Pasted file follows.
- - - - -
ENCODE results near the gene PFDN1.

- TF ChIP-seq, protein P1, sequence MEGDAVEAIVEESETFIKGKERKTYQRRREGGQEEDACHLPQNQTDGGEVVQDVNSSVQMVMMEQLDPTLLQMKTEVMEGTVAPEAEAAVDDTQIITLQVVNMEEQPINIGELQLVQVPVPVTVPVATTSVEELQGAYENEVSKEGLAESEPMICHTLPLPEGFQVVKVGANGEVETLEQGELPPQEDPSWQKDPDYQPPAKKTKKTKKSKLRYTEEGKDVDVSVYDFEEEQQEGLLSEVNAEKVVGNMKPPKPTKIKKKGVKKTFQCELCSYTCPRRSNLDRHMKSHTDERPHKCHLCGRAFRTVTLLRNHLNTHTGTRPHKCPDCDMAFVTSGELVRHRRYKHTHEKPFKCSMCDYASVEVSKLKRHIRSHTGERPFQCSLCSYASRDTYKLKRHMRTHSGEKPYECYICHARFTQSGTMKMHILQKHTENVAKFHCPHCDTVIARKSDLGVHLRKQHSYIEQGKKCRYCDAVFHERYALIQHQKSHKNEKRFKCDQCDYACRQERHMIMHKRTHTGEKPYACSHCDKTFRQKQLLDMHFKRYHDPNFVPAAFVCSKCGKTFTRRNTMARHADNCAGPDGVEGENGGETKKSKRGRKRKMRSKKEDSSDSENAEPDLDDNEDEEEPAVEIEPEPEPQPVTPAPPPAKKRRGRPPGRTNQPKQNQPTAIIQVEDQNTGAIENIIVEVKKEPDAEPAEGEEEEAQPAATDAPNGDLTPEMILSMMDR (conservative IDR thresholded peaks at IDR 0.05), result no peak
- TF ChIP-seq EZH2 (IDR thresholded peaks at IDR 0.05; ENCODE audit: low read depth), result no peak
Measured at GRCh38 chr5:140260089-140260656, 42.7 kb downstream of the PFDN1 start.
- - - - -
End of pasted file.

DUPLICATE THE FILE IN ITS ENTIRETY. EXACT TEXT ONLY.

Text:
ENCODE results near the gene PFDN1.

- TF ChIP-seq, protein P1, sequence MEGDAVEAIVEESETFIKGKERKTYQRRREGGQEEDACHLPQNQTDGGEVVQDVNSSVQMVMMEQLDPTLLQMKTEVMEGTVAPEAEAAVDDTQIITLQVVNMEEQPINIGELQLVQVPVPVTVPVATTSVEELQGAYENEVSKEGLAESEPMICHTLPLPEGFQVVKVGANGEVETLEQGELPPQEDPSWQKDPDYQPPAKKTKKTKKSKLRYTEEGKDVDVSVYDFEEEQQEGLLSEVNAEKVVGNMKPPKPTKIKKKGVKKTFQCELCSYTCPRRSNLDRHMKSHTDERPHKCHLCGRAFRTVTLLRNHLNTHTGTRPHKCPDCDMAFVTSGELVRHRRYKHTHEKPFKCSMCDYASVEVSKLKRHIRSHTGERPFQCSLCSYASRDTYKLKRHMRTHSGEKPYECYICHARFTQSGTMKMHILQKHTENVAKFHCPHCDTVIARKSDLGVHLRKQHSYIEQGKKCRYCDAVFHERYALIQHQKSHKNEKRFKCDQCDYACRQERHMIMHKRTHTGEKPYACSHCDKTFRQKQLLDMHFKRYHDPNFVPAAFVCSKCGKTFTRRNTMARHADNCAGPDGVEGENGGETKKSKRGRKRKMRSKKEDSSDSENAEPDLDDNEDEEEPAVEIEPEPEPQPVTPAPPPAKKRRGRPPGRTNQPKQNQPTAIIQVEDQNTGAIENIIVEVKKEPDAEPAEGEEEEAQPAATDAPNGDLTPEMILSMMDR (conservative IDR thresholded peaks at IDR 0.05), result no peak
- TF ChIP-seq EZH2 (IDR thresholded peaks at IDR 0.05; ENCODE audit: low read depth), result no peak
Measured at GRCh38 chr5:140260089-140260656, 42.7 kb downstream of the PFDN1 start.